Sleep disturbance is a general term doctors use to describe anything that disrupts a person’s ability to sleep long or well enough to get adequate rest in preparation for his or her waking hours. Mental health conditions associated with the presence of significant disruptions in normal sleeping patterns include depression, Parkinson’s disease and a group of ailments known collectively as circadian rhythm sleep-wake disorder. According to the results of a study published in August 2013 in the journal Neuron, the sleep disturbances associated with these conditions apparently stem from a specific problem with the body’s circadian rhythms, a built-in clock-like system that provides the proper orientation to daytime and nighttime. Eventually, this understanding may help improve treatment of a range of mental health problems.
Circadian Rhythm Basics
Circadian rhythms orient humans (and most other forms of life) to external reality by providing the changes in behavior, mental processes and physical processes required to establish separate daily periods of rest and activity. The basic timing for these rhythms comes from certain substances found in the chemical environment of all of the body’s cells. In turn, coordination of the timing in individual cells comes from a group of master cells located in the brain. The outside world interacts with circadian rhythms through the presence or absence of light. When exposed to light, the body engages the rhythms required for wakefulness and activity; when light is absent, the body engages rhythms required for sleep and inactivity.
Impact on Mental Health
Circadian rhythms support mental health by making sure the body and brain get enough rest to perform well and recuperate from previous activities. When those rhythms are disrupted, potentially damaging consequences to a person’s mental health include a decreased ability to fall asleep, a decreased ability to remain asleep for a sufficient amount of time, a decreased ability to fall back asleep after waking prematurely and a decreased ability to gain the restorative benefits that usually come from a night’s sleep.
The American Psychiatric Association classifies all mental health conditions that result directly from some sort of alteration or distortion of the body’s circadian rhythms as a single disorder called circadian rhythm sleep-wake disorder. Individual subtypes of this classification include shift work, delayed sleep, irregular sleep-wake and non-24-hour circadian rhythm sleep-wake disorder, as well as a condition called advanced sleep phase syndrome. In addition to people with depression, Parkinson’s disease or other types of sleep-wake disorder, significant sleep disturbances can appear in people affected by anxiety disorders, attention-deficit hyperactivity disorder (ADHD) or bipolar disorder.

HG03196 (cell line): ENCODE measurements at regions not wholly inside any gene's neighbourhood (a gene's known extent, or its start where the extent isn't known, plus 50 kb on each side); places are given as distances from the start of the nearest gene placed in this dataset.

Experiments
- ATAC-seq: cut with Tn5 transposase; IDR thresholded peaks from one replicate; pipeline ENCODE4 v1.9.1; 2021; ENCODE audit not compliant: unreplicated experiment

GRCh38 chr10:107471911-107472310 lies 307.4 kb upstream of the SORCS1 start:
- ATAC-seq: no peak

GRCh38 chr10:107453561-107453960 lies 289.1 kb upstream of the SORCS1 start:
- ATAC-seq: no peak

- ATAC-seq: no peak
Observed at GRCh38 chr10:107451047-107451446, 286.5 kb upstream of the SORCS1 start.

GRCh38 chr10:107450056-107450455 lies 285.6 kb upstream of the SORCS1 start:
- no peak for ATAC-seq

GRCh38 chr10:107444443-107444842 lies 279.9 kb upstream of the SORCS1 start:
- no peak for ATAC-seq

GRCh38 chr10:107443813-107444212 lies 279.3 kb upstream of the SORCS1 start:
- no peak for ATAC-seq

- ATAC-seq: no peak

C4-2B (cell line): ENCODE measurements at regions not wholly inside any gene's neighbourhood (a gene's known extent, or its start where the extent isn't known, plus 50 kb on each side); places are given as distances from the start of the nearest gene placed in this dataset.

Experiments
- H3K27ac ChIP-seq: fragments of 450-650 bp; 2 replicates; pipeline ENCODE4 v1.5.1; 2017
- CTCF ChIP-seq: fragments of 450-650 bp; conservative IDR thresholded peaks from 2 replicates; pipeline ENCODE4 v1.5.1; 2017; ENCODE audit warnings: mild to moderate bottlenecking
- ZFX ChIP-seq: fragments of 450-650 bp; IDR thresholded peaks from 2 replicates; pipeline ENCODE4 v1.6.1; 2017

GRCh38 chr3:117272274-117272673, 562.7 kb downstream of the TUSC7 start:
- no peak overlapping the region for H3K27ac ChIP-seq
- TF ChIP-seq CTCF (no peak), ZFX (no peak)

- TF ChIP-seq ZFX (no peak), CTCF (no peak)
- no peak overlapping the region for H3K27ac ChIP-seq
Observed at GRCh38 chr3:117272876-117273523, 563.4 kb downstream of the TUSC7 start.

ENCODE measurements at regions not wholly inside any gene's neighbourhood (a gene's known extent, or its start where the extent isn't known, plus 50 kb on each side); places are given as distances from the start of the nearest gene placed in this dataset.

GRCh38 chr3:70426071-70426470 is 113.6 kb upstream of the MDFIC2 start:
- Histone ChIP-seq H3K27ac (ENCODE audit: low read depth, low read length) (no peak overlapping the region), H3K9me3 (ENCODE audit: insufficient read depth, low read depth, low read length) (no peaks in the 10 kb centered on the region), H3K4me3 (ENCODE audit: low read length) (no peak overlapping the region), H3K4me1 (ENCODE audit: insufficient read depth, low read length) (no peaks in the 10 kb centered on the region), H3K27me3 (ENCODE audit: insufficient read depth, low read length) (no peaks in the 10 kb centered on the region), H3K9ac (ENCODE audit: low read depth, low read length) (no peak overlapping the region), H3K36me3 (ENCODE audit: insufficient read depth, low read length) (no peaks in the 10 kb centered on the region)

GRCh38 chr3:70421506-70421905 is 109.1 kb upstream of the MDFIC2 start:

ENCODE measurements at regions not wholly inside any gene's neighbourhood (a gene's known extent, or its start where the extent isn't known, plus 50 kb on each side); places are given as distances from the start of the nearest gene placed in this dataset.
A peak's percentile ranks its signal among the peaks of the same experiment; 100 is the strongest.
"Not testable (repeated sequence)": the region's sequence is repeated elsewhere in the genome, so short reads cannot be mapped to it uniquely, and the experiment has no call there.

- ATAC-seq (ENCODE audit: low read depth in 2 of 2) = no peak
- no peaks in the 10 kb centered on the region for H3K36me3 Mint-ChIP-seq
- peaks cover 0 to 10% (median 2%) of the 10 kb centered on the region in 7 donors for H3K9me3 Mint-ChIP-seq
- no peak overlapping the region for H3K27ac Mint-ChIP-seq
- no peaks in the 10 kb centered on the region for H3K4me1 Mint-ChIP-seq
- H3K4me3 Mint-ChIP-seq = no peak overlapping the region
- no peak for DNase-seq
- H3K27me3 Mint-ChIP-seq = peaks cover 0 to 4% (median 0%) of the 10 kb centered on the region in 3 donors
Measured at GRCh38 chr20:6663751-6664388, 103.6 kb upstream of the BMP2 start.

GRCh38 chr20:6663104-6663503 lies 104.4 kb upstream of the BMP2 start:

In the study published in Neuron, a team of Canadian researchers from McGill University and Concordia University used laboratory experiments with mice to determine the underlying causes of circadian rhythm-related sleep disturbances. They chose mice for this purpose because of the similarities between the human circadian system and rodents’ circadian systems. During the experiments, the researchers located a single protein that apparently contributes to sleep disturbances by disrupting the normal processing of signals inside the brain’s master circadian “clock.” When this protein was removed from circulation, the master clock’s ability to function improved significantly and the affected mice experienced a substantial decrease in their sleep-related symptoms.
The authors of the study in Neuron believe that their findings may eventually lead to improved treatment for circadian rhythm sleep-wake disorder and other sleep disturbance-related mental disorders. This treatment would likely involve some sort of gene therapy that would diminish the effects of the brain protein responsible for disrupting the body’s normal day/night sleeping patterns. That same therapy might also improve the body’s ability to maintain its normal function during the aging process and lead to the development of other sleep-related treatments.
Given the stresses of modern life and the popularity of international travel, circadian rhythm-related sleep disorders may become more common in the future. If this is true, the discoveries reported in Neuron may prove to be increasingly important over time. In addition to international air travelers, people with particular risks for developing various subtypes of circadian rhythm sleep-wake disorder include teenagers, shift workers, individuals completely lacking in sight and the elderly. Current treatments used to treat circadian-based sleep disruptions include a hormone called melatonin, schedule adjustments that increase or decrease exposure to daylight, schedule adjustments that increase sleeping time, avoidance of alcohol or other forms of self-medication, specific instruction in improved sleeping habits and light therapy.